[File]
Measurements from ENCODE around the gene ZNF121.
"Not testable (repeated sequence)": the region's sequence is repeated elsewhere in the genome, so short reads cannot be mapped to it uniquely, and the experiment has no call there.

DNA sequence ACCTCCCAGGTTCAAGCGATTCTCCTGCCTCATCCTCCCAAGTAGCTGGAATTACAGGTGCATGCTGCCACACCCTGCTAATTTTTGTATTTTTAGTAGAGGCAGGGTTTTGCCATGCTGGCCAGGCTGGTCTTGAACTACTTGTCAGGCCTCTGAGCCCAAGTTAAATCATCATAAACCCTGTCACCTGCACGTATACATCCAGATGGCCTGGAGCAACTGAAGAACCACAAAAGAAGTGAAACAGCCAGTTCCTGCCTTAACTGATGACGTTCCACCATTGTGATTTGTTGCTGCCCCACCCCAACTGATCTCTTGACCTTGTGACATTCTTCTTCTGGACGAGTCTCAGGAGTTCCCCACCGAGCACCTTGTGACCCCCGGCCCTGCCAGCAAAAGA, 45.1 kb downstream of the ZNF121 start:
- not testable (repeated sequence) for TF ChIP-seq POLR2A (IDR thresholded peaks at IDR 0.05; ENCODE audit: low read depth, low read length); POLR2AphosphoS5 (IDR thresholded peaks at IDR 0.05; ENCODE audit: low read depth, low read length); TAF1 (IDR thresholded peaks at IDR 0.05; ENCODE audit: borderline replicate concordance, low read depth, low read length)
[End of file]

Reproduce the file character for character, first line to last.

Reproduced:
Measurements from ENCODE around the gene ZNF121.
"Not testable (repeated sequence)": the region's sequence is repeated elsewhere in the genome, so short reads cannot be mapped to it uniquely, and the experiment has no call there.

DNA sequence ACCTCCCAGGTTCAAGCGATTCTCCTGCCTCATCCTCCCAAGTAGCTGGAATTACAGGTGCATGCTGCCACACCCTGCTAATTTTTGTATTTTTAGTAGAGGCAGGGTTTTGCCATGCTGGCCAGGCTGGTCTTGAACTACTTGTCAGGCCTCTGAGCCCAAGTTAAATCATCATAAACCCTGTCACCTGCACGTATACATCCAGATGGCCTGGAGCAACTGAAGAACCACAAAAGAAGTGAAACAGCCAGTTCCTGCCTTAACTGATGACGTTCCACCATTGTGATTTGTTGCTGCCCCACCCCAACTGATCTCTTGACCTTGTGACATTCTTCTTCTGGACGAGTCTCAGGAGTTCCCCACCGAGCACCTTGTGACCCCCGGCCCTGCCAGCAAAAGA, 45.1 kb downstream of the ZNF121 start:
- not testable (repeated sequence) for TF ChIP-seq POLR2A (IDR thresholded peaks at IDR 0.05; ENCODE audit: low read depth, low read length); POLR2AphosphoS5 (IDR thresholded peaks at IDR 0.05; ENCODE audit: low read depth, low read length); TAF1 (IDR thresholded peaks at IDR 0.05; ENCODE audit: borderline replicate concordance, low read depth, low read length)